The NFL has quietly passed a rule during its fall meeting that will force one franchise per year to be filmed for HBO’s Hard Knocks. The news came the same day that the league was fending off some negative PR over PBS’ premiere of the football concussion docu League Of Denial and President Obama weighing in on the Washington Redskins nickname flap. The popular series, which follows a team through preseason, had a tough time finding a subject this year. Five teams declined to participate before the Cincinnati Bengals — a good-not-great small-market franchise with a negligible national following — agreed to do it for a second time. The NFL and HBO signed a multiyear extension for the program in July, so something had to be done. Under the new rules, teams can volunteer to be on the program, but now the league will select one if there are no takers. Teams that have a new head coach, have been in the playoffs at least once in the past two seasons, or have done one Hard Knocks in the past 10 years are exempt from appearing on the show.
File this under “cable confounds broadcast again”: CBS is losing an NFL rivalry game between the Oakland Raiders and San Diego Chargers this Sunday because grounds crews won’t have enough time to convert the O.co Coliseum from a diamond to a gridiron after a baseball playoff game the night before. Major League Baseball didn’t announce the start time for Saturday’s Game 2 of the American League Divisional Series, hosted by the Oakland A’s, until late Monday afternoon. Now the football game has been moved from 1:25 PM PT to 8:25 PT — and from CBS to the NFL Network. With Raiders-Chargers starting in primetime in the West, it should draw a huge number, especially in LA, an NFL-free city where both teams have large fan bases. That can’t be good news for broadcast networks so early in the new TV season or for HBO and Showtime, which have high-profile Sunday dramas Boardwalk Empire and Homeland, respectively. NBC has its regularly scheduled Sunday Night Football game, which should bleed into the start of Raiders-Chargers. NFL Network should send out sympathy cards to rival nets – right after that thank-you note to MLB.
CBS announced this morning it will pre-empt 60 Minutes this Sunday for NFL football and the 65th Primetime Emmy Awards. Scrubbing this Sunday’s newsmag edition gives CBS its best hope for starting the Emmy broadcast on time, despite the later start time — 4:25 PM — for the NFL’s double-header games. On the bright side, going straight from football to the Emmycast will give the trophy show about a 20 million viewer lead-in — which the Emmys could use, since it will not only compete for viewers with NBC’s Sunday football but also the penultimate episode of AMC’s Breaking Bad as well as Showtime’s Dexter series swan-song. 60 Minutes pre-emptions are fairly rare: Sundays in which CBS has broadcast rights to the Super Bowl, AFC championship nights, etc.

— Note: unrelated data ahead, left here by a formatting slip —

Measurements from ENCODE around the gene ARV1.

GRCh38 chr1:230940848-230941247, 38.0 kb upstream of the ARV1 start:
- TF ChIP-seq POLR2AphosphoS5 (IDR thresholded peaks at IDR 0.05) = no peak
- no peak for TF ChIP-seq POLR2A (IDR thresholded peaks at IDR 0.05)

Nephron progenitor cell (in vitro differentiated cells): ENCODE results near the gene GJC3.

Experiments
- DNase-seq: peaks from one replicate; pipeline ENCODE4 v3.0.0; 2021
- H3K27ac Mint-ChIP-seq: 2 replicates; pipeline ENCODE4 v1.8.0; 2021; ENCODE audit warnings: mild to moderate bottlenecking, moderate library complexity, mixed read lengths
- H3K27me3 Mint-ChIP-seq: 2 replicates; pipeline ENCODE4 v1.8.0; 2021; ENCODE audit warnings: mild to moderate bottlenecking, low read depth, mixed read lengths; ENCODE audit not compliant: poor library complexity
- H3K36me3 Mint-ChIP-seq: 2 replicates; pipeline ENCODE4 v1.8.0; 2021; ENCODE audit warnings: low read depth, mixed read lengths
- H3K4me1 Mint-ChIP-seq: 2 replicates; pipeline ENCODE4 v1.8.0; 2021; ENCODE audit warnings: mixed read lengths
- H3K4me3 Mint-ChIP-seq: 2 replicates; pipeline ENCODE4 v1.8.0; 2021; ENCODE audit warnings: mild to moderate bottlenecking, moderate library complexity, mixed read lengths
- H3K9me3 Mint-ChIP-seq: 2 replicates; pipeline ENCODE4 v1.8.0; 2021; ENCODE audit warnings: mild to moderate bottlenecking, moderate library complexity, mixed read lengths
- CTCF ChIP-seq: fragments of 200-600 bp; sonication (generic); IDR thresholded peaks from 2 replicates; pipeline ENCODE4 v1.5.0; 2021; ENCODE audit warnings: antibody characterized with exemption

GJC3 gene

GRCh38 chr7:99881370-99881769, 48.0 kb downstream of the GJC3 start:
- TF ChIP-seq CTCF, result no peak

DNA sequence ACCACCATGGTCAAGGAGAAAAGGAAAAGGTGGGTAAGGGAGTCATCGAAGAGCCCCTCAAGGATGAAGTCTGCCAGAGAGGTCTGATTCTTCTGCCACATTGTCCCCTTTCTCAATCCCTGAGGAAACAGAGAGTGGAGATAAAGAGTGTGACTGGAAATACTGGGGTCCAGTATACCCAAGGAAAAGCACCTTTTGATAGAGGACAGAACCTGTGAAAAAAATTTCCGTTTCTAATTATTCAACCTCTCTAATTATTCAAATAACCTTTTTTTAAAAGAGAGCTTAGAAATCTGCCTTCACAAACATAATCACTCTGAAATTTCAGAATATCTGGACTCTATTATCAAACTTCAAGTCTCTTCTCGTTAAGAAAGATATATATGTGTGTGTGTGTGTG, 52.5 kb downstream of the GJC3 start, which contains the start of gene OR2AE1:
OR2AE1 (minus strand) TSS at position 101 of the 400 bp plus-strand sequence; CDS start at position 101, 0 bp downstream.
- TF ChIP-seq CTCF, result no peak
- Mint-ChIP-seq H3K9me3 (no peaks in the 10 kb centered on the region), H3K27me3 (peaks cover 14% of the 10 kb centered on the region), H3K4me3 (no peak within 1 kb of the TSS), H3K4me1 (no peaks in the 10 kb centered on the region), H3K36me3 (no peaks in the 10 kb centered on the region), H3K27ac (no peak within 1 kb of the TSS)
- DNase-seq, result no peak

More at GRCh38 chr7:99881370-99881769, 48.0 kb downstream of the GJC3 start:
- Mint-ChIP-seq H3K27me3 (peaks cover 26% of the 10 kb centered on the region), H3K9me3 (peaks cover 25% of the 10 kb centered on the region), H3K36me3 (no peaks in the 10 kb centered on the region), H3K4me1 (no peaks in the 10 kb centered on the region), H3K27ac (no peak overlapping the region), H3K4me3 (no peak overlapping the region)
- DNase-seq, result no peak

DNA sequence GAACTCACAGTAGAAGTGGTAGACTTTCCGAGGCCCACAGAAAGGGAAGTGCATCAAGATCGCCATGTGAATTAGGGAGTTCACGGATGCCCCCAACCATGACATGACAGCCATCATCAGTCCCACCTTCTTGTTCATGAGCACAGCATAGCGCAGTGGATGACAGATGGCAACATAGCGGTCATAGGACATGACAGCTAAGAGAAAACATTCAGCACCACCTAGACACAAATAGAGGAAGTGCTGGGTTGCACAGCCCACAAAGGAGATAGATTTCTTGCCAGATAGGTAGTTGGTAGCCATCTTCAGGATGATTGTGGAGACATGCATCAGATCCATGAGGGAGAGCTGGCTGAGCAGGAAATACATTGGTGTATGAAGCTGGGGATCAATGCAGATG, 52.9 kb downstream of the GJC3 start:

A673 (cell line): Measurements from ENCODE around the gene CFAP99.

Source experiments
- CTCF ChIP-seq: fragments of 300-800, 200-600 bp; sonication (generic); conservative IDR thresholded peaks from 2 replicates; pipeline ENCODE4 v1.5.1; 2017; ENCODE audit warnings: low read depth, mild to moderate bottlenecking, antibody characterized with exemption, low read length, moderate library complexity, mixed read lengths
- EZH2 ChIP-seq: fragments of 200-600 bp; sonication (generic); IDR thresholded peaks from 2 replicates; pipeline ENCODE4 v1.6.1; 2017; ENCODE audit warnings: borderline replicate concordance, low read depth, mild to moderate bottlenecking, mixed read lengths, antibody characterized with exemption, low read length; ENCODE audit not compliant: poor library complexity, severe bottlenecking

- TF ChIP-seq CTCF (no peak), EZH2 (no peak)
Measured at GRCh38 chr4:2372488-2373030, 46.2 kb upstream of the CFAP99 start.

Discovery Channel announced this morning it will air a two-part special, NFL In Season, in which the network goes on the road with the NFL as the Pittsburgh Steelers, Minnesota Vikings, San Francisco 49ers and Jacksonville Jaguars prepare for two “critical regular season games” — in London. It will be produced by NFL Films. The two-part special will premiere Friday, October 4, and Friday, November 1. In this way the special will book-end PBS’ Frontline special about head injuries sustained by NFL players, League Of Denial: The NFL’s Concussion Crisis, which is now scheduled to debut on PBS on October 8. The Frontline project was originally scheduled to debut as a two-parter October 8 and October 15, but that was before ESPN pulled out of that documentary, calling it a “branding” issue. Anonymous sources in August told the New York Times that ESPN, which reportedly pays the NFL upwards of $1 billion a year for Monday Night Football rights, succumbed to pressure from the NFL, which the NFL denied. This morning’s announcement:
NFL ratings are soaring again this young season, exemplified by Sunday’s matchup of quarterback brothers Peyton and Eli Manning. And the stellar numbers for that game would have been ever better if not for the mandatory regional TV coverage of the Oakland Raiders-Jacksonville Jaguars yawner in some local markets. See, the NFL designated Orlando as a “secondary market” when the Jaguars joined the NFL in 1995. Because TV signals for Orlando affiliates reach within 75 miles of the Jags’ stadium 140 miles away, by rule stations must carry all of the team’s road games. That means no cutting away during blowouts to show a more competitive out-of-town contest. So while most of the U.S. was enjoying the Manning brothers’ showdown last Sunday, Orlando CBS affiliate WKMG was torturing viewers with a plodding 19-9 Jaguars’ loss to the Oakland Raiders. And next Sunday, when most of the country will enjoy the marquee matchup of hotshot young QBs Andrew Luck and Colin Kaepernick, the Jaguars will lose to the unbeaten Seattle Seahawks.